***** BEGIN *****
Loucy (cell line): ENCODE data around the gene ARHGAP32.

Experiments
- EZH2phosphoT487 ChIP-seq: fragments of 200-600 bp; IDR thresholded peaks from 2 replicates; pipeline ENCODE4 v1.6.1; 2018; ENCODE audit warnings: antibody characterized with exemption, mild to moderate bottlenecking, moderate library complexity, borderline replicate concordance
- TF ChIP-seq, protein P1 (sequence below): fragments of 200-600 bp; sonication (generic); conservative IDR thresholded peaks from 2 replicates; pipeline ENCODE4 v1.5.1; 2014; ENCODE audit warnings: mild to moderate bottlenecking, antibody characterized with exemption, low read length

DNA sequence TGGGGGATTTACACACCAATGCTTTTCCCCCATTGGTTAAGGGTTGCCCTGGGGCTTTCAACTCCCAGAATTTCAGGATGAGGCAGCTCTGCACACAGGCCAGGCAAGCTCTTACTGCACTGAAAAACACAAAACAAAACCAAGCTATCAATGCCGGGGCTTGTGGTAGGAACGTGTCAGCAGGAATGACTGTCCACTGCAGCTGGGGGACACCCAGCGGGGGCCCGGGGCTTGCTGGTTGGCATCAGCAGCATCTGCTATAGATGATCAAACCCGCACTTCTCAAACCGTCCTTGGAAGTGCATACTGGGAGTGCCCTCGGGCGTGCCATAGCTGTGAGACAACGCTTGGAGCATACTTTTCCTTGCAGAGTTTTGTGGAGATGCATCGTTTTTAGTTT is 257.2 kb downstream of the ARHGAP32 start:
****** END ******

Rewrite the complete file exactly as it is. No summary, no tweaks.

Loucy (cell line): ENCODE data around the gene ARHGAP32.

Experiments
- EZH2phosphoT487 ChIP-seq: fragments of 200-600 bp; IDR thresholded peaks from 2 replicates; pipeline ENCODE4 v1.6.1; 2018; ENCODE audit warnings: antibody characterized with exemption, mild to moderate bottlenecking, moderate library complexity, borderline replicate concordance
- TF ChIP-seq, protein P1 (sequence below): fragments of 200-600 bp; sonication (generic); conservative IDR thresholded peaks from 2 replicates; pipeline ENCODE4 v1.5.1; 2014; ENCODE audit warnings: mild to moderate bottlenecking, antibody characterized with exemption, low read length

DNA sequence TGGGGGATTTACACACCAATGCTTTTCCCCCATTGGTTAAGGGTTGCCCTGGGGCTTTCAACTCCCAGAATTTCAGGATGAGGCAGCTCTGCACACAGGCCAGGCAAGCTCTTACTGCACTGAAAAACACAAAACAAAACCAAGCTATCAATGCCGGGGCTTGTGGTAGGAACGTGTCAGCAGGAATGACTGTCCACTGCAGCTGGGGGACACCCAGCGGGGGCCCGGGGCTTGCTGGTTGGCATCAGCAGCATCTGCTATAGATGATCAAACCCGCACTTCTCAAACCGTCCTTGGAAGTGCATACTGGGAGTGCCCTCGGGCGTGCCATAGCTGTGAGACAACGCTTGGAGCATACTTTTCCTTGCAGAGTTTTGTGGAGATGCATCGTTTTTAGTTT is 257.2 kb downstream of the ARHGAP32 start: